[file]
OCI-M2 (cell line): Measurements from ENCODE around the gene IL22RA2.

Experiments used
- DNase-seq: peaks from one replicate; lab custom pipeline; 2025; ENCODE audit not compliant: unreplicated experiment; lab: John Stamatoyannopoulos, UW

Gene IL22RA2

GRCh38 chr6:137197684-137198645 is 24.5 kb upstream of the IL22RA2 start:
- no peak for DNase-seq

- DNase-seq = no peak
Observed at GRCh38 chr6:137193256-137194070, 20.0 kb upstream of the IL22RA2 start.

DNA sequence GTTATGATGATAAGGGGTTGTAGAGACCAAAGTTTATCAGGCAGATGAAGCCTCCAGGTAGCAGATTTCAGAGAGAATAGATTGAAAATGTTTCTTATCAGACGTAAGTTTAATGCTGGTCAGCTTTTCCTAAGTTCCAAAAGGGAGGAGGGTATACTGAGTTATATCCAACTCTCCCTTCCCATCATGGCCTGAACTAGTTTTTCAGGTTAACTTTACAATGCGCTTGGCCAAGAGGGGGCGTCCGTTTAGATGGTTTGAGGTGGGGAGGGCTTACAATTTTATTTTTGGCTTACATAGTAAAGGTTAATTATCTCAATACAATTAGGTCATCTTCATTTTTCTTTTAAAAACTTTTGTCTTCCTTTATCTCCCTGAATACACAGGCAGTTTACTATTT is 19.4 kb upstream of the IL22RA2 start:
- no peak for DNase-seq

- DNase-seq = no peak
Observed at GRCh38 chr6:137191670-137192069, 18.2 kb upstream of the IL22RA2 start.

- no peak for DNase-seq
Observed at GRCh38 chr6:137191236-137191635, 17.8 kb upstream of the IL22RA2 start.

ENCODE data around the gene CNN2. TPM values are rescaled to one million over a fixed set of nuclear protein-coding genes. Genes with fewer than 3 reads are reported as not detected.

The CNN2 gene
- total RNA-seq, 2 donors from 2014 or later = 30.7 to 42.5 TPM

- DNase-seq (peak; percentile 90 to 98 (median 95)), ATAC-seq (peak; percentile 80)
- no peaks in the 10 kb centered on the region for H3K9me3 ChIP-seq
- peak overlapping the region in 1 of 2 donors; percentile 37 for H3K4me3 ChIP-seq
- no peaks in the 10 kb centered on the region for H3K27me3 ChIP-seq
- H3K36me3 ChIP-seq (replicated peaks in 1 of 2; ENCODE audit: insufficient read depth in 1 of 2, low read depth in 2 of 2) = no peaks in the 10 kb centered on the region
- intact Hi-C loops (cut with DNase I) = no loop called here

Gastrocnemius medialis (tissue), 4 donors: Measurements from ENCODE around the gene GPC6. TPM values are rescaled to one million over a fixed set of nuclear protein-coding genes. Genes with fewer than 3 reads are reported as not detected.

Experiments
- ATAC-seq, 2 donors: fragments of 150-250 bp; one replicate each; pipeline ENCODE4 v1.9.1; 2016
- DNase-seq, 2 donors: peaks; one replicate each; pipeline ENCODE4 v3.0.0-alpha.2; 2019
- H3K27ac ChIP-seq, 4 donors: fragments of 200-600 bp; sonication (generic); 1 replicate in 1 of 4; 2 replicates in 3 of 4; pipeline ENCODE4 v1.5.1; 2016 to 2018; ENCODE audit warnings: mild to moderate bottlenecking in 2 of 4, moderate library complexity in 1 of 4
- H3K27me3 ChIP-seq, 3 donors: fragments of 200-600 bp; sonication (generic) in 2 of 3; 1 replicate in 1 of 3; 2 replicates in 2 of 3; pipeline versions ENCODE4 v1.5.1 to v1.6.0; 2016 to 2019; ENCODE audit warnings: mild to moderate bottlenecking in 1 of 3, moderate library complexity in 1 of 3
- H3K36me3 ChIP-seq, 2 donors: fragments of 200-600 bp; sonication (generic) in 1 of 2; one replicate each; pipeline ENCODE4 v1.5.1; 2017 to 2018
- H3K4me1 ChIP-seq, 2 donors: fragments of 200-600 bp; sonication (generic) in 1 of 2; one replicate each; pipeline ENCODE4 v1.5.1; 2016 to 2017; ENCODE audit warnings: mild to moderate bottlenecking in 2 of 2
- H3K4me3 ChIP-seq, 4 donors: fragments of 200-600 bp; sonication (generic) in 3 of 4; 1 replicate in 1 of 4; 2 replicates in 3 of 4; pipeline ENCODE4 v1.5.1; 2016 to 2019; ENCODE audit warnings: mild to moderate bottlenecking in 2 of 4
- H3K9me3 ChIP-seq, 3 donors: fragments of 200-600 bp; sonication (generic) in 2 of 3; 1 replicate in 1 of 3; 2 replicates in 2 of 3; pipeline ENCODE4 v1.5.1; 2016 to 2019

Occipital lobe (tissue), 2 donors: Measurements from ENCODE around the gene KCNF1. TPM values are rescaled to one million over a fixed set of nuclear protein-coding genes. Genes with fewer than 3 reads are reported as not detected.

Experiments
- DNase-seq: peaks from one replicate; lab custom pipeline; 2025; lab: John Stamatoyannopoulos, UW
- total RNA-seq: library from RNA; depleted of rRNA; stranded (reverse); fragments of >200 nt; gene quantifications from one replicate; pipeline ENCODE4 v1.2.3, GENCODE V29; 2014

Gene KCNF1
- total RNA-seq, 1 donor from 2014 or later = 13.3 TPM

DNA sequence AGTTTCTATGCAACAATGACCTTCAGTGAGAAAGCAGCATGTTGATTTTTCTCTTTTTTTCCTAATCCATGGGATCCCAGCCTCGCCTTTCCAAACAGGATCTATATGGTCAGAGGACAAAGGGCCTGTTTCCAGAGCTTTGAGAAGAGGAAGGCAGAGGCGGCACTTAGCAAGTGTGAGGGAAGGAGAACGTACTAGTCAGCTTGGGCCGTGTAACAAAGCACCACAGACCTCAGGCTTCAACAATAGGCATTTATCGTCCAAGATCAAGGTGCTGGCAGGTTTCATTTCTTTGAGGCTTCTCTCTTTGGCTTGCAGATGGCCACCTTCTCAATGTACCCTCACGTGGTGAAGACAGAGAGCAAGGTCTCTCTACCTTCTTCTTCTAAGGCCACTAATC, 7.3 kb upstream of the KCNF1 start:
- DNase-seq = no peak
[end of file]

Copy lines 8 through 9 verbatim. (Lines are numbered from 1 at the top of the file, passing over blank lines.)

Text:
Observed at GRCh38 chr6:137193256-137194070, 20.0 kb upstream of the IL22RA2 start.

DNA sequence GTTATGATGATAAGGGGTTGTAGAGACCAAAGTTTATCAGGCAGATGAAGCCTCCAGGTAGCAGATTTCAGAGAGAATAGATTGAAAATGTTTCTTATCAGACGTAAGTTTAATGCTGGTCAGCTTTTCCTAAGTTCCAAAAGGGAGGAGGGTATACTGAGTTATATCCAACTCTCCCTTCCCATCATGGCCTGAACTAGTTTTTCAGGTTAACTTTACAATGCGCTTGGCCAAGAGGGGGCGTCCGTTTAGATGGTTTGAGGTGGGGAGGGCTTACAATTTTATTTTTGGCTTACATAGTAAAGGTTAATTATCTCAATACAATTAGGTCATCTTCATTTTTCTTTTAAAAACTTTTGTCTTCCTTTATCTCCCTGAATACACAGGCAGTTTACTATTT is 19.4 kb upstream of the IL22RA2 start: